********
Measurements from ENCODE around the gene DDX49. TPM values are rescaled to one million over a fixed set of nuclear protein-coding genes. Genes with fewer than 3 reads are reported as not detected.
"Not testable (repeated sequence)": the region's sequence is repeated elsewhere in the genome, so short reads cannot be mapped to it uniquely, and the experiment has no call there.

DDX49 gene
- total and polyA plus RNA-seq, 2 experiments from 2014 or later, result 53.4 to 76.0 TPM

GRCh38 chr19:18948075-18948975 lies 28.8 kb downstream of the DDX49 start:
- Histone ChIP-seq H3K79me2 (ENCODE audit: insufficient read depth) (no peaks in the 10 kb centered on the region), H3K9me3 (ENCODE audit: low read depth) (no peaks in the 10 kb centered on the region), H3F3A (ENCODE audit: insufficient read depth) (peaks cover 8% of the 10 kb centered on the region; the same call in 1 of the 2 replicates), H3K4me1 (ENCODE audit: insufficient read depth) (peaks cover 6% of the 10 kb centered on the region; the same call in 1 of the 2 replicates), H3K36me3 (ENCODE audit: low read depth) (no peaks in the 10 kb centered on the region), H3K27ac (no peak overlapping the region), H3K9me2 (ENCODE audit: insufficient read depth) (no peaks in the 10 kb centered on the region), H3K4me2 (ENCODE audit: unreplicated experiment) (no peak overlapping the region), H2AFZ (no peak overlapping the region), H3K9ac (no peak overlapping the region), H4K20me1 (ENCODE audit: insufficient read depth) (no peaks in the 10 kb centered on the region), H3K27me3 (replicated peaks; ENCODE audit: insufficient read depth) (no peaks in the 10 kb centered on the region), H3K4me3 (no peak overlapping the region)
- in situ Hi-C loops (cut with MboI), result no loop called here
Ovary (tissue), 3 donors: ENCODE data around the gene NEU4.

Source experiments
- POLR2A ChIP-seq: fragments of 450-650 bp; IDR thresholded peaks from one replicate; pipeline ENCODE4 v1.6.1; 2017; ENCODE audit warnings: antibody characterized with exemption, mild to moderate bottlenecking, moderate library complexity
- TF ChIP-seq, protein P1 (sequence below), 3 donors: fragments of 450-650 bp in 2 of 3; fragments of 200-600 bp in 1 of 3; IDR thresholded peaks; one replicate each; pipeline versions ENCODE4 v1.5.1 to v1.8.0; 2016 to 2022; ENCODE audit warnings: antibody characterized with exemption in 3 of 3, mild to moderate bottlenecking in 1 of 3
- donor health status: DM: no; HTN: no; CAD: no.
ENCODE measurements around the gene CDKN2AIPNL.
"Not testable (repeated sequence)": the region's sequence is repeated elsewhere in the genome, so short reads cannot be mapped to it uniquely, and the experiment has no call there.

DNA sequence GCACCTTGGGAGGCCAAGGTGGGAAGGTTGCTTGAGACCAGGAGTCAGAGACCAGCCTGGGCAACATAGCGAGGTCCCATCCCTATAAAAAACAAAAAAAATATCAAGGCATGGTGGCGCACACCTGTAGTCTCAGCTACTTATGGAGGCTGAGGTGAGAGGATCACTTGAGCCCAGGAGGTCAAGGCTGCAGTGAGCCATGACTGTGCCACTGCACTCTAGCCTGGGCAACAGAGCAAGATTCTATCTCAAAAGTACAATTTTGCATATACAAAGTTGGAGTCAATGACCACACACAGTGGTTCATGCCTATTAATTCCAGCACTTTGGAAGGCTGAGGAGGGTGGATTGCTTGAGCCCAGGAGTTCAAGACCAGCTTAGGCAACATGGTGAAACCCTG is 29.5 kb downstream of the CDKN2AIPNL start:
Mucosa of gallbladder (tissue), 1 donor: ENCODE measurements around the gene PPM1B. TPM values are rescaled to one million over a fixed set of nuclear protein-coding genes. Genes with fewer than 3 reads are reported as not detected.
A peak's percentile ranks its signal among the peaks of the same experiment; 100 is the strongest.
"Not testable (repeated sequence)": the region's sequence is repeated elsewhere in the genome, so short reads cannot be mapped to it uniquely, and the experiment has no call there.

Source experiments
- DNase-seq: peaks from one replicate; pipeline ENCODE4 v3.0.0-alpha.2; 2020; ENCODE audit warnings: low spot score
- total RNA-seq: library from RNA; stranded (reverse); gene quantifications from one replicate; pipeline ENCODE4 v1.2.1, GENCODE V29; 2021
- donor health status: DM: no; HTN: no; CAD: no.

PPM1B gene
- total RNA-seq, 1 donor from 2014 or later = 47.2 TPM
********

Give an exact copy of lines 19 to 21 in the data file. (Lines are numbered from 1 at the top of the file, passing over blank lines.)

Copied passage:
Source experiments
- DNase-seq: peaks from one replicate; pipeline ENCODE4 v3.0.0-alpha.2; 2020; ENCODE audit warnings: low spot score
- total RNA-seq: library from RNA; stranded (reverse); gene quantifications from one replicate; pipeline ENCODE4 v1.2.1, GENCODE V29; 2021